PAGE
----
Arthroscopy is a orthopedic surgical procedure surgeons use to diagnose, and treat problems inside a joint.
The word arthroscopy comes from the Greek words, “arthro” (joint) and “skopein” (to look). The term literally means “to look within the joint.”
In the arthroscopic examination, an surgeon makes an incision in the skin and then inserts straw-sized instruments that contain a lens and lighting system to illuminate and magnify the structures inside the joint. Light is transmitted through fiber optics to the end of the arthroscope that is placed at the joint
By attaching the arthroscope to a tiny television camera, our orthopedic surgeon is able to see the interior of the joint through this small incision rather than making a large incision needed for surgery.
The television camera displays the image of the joint on a television screen, allowing the orthopedic surgeon to look at joints such as the knee. This lets the surgeon examine the ligaments, cartilage, and under the kneecap. The surgeon can determine the type of injury and then repair or correct the problem, if necessary.
Why is arthroscopy necessary?
Through the arthroscope, a final diagnosis can be made, which may be more accurate than X-ray studies alone.
Disease and injuries can damage ligaments, bones, muscles, cartilage, and tendons.
Some of the most frequent conditions found during arthroscopic examinations of joints are:
- Inflammation – such as inflammation of the lining in the muscles or the wrist, knee, elbow, shoulder,or ankle.
- Acute or Chronic Injury
- Shoulder: Rotator cuff tears, impingement, and recurrent dislocations
- Knee: Meniscal tears, injury of cartilage cushion, and anterior cruciate ligament tears with instability
- Wrist: Carpal tunnel syndrome
- Loose bodies of bone and/or cartilage: in the knee, shoulder, elbow, ankle, or wrist, for example
Some problems associated with arthritis may also be treated. Some procedures may combine arthroscopic and standard surgery.
- Reconstruction of anterior cruciate ligament in knee
- Repair or resection of torn cartilage (meniscus) from knee or shoulder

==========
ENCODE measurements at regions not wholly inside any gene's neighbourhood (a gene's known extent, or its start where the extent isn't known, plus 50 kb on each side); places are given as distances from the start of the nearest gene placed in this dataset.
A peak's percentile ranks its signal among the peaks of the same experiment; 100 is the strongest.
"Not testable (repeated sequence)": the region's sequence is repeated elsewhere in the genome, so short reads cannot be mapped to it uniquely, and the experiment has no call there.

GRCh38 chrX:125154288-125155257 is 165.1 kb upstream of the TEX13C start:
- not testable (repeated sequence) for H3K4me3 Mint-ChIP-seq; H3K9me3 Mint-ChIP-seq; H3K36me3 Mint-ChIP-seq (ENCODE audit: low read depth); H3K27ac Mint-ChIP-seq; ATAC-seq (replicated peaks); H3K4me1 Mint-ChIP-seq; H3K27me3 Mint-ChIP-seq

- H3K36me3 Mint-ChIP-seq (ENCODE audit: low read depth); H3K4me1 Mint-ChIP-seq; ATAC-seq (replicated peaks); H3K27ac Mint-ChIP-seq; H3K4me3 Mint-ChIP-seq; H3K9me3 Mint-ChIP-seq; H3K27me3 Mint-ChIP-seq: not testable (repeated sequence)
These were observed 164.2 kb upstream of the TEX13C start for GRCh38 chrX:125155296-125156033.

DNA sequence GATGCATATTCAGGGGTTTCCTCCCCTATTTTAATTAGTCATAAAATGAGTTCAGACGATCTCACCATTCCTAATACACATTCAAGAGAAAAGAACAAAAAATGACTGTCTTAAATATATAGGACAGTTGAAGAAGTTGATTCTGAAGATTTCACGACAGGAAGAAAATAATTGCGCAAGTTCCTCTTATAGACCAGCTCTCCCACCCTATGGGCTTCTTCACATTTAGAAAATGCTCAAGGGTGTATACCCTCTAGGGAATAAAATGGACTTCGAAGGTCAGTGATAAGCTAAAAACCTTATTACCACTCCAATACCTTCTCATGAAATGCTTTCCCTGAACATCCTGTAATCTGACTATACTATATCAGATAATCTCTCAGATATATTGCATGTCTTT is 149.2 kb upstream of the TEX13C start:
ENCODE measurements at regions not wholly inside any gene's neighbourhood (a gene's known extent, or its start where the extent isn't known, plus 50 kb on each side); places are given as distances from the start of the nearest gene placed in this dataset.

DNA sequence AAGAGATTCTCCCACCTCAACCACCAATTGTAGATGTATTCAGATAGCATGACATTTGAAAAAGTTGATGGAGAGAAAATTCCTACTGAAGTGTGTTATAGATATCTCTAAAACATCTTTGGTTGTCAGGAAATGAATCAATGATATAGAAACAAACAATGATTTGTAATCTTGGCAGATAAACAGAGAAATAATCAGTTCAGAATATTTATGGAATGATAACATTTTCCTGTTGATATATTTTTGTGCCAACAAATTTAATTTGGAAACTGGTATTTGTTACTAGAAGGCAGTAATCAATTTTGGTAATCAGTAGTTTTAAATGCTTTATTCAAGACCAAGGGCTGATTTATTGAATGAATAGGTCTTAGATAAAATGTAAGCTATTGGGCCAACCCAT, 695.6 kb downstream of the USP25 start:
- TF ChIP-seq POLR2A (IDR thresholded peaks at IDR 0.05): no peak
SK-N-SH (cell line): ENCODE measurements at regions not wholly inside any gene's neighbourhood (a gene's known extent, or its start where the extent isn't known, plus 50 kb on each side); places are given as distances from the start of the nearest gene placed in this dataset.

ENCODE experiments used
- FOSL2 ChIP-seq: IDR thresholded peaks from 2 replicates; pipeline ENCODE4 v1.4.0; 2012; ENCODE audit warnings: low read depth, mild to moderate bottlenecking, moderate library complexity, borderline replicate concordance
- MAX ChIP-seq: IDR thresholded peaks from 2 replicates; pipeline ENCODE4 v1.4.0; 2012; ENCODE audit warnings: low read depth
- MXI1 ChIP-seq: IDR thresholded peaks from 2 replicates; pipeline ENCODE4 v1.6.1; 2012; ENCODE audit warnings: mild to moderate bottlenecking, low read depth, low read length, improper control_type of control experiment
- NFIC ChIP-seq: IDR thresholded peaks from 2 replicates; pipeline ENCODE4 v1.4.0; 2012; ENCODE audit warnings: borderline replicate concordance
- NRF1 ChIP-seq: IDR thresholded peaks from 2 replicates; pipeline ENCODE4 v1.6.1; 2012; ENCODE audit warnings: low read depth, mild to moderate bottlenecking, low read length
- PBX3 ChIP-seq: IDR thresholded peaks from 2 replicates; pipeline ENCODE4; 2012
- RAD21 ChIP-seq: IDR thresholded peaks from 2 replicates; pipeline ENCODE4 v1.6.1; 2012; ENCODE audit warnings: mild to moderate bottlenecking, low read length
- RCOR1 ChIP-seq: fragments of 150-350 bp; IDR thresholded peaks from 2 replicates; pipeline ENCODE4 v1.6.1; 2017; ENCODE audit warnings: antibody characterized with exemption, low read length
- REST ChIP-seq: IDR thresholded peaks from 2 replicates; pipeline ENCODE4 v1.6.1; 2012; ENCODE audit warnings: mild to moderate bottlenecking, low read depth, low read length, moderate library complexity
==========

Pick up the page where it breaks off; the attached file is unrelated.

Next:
- Rotator Cuff Surgery
- Removal of inflamed lining (synovium) in knee, shoulder, elbow, wrist, ankle
- Repair of torn ligaments
- Release of carpal tunnel
- Removal of loose bone or cartilage in elbow, knee, ankle, shoulder, or wrist.
Before being discharged, you will be given instructions about care for your incisions, what activities you should avoid, and which exercises you should do to aid your recovery. During the follow-up visit, the surgeon will inspect your incisions; remove sutures, if present; and discuss your rehabilitation program.
The amount of surgery required and recovery time will depend on the complexity of your problem. Occasionally, during arthroscopy, the surgeon may discover that the injury or disease cannot be treated adequately with arthroscopy alone. The extensive “open” surgery may be performed while you are still anesthetized, or at a later date after you have discussed the findings with your surgeon.
What are the possible complications?
Although uncommon, complications do occur occasionally during or following arthroscopy. Infection, phlebitis (blood clots of a vein), excessive swelling or bleeding, and damage to blood vessels or nerves are the most common complications, but occur in far less than 1 percent of all arthroscopic procedures.
What are the advantages?
Although arthroscopic surgery has received a lot of public attention because it is used to treat well-known athletes, it is an extremely valuable tool for all orthopedic patients and is generally easier on the patient than “open” surgery. Most patients have their arthroscopic surgery as outpatients and are home several hours after the surgery.
What will recovery be like after arthroscopy?
The small puncture wounds take several days to heal. The operative dressing can usually be removed the morning after surgery and adhesive strips can be applied to cover the small healing incisions.
Although the puncture wounds are small and pain in the joint that underwent arthroscopy is minimal, it takes several weeks for the joint to maximally recover. A specific activity and rehabilitation program may be suggested to speed your recover and protect future joint function.
It is not unusual for patients to go back to work or school or resume daily activities within a few days. Athletes and others who are in good physical condition may in some cases return to athletic activities within a few weeks. Remember, though, that people who have arthroscopy can have many different diagnoses and preexisting conditions, so each patient’s arthroscopic surgery is unique to that person. Recovery time will reflect that individuality.